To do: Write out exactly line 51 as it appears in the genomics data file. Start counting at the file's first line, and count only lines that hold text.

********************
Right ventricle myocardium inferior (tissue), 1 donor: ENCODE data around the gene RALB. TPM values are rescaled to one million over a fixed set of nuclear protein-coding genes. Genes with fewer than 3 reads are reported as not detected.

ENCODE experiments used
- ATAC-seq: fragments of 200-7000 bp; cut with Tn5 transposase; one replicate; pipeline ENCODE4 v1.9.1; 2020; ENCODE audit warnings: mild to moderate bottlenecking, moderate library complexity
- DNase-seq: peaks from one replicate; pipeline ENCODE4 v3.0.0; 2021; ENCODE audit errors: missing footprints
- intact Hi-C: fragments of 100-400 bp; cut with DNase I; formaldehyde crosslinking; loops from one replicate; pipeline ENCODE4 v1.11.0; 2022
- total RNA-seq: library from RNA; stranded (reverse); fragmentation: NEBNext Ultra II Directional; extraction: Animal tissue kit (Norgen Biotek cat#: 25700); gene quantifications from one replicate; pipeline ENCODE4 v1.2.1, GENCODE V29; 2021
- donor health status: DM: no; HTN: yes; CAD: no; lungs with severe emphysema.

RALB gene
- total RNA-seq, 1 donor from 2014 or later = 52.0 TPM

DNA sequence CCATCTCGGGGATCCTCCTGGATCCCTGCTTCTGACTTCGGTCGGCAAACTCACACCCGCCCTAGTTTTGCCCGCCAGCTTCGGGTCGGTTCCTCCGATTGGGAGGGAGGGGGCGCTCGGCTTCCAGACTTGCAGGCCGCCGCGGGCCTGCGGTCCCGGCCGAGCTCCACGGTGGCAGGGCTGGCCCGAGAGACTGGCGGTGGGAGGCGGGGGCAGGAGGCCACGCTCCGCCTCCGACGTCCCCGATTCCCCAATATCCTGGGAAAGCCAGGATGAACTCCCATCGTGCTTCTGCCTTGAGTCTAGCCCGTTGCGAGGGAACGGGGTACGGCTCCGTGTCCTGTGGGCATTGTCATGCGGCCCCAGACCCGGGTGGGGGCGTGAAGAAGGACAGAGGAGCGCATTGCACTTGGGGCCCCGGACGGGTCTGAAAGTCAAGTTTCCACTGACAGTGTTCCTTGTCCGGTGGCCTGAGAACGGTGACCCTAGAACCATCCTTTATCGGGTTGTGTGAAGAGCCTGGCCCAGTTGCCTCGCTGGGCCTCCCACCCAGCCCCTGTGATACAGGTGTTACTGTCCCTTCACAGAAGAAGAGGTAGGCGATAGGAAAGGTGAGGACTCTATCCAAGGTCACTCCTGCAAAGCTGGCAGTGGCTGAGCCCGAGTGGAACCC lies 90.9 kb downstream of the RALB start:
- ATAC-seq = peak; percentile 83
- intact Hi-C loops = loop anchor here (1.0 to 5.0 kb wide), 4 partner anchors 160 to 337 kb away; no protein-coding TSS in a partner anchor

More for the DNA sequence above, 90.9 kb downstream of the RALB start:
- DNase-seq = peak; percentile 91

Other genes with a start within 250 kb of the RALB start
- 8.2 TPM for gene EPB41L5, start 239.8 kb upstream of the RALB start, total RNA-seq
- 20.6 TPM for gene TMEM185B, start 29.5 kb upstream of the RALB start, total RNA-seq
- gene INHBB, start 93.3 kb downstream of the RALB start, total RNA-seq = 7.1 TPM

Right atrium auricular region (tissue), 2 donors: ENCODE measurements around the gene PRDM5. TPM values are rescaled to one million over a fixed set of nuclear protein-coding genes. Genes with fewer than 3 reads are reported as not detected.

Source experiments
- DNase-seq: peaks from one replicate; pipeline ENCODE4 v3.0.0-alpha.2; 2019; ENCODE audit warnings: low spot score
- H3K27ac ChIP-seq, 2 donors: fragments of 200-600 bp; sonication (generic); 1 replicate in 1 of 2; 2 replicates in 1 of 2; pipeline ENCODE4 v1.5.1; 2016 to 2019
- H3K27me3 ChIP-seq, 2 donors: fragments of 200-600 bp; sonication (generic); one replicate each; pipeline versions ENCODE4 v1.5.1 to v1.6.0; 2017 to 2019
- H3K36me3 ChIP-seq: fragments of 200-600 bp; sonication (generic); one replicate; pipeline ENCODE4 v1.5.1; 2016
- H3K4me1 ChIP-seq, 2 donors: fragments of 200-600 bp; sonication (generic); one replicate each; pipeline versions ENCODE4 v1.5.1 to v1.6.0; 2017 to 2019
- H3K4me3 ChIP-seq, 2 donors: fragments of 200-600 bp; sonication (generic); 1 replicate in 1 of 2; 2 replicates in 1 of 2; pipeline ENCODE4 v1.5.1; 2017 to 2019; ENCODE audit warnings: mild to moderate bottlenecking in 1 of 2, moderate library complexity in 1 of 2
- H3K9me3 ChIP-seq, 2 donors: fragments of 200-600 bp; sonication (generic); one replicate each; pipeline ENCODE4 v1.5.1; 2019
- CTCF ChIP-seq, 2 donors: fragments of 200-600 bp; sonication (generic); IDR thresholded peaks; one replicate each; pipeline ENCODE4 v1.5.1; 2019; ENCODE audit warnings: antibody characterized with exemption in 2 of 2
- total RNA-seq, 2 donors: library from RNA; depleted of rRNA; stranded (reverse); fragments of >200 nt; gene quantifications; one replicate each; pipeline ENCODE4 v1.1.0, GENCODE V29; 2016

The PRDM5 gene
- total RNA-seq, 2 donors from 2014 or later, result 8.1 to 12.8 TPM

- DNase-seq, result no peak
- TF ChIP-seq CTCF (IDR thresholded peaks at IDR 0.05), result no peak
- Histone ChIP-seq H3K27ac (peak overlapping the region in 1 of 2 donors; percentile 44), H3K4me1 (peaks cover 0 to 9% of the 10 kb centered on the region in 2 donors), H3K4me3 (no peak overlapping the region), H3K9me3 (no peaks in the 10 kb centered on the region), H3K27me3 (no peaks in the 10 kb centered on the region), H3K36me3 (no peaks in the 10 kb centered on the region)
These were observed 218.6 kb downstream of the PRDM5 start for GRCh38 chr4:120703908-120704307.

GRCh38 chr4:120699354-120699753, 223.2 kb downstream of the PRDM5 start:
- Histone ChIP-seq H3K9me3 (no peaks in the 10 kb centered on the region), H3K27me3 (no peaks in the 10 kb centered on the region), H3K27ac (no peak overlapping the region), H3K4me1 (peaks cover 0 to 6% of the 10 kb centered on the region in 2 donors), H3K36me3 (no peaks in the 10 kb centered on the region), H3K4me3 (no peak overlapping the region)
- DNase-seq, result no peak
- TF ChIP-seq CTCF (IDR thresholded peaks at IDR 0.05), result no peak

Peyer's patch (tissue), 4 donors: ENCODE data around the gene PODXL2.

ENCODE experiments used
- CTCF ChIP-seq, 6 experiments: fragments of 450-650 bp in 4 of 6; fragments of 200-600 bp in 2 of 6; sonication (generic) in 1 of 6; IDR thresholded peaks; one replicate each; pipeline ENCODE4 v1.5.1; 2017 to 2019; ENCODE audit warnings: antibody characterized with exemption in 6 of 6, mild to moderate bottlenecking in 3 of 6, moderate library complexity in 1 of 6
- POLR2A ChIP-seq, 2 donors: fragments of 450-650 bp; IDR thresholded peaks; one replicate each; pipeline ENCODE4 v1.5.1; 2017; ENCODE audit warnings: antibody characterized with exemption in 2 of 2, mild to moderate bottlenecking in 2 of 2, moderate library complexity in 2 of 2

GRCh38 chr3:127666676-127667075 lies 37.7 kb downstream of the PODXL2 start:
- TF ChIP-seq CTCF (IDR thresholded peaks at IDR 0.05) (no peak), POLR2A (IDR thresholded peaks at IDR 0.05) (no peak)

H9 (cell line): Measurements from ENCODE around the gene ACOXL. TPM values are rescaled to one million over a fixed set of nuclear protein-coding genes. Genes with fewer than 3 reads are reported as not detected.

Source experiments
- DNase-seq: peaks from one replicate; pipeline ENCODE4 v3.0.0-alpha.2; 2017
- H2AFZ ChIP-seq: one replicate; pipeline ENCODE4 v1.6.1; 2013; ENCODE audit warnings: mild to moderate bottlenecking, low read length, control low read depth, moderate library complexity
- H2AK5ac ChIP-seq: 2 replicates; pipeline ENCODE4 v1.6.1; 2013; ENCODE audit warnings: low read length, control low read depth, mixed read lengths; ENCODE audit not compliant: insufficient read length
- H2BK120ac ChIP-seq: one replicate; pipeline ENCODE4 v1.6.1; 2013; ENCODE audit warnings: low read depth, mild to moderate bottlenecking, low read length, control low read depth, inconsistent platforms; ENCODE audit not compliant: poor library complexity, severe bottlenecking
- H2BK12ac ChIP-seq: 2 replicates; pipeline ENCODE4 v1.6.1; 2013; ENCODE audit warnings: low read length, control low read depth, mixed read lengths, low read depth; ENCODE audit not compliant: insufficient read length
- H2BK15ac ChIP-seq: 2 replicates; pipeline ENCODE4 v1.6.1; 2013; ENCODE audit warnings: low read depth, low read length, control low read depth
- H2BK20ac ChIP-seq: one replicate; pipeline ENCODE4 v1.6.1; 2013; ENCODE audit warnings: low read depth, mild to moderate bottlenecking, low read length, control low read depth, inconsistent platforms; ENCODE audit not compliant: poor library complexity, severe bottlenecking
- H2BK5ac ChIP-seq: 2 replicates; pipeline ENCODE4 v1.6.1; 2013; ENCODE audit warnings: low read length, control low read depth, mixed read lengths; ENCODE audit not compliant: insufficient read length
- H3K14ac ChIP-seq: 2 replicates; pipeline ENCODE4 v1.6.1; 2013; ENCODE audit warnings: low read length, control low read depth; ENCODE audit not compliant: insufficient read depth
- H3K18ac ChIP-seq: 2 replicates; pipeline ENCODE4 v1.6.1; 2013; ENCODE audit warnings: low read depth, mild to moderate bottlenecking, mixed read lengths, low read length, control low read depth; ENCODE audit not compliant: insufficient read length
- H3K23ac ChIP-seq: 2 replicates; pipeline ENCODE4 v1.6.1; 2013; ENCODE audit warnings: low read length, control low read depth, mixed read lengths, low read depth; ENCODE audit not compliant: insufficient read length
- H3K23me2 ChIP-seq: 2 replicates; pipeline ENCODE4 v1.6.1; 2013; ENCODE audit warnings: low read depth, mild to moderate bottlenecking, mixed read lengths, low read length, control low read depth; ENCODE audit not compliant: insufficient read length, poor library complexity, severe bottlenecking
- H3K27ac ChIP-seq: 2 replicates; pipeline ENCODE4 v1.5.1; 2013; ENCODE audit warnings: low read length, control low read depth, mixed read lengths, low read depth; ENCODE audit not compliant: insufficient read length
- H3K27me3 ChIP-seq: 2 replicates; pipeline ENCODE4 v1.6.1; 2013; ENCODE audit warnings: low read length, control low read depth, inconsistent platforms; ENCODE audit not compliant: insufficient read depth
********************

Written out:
- H2BK120ac ChIP-seq: one replicate; pipeline ENCODE4 v1.6.1; 2013; ENCODE audit warnings: low read depth, mild to moderate bottlenecking, low read length, control low read depth, inconsistent platforms; ENCODE audit not compliant: poor library complexity, severe bottlenecking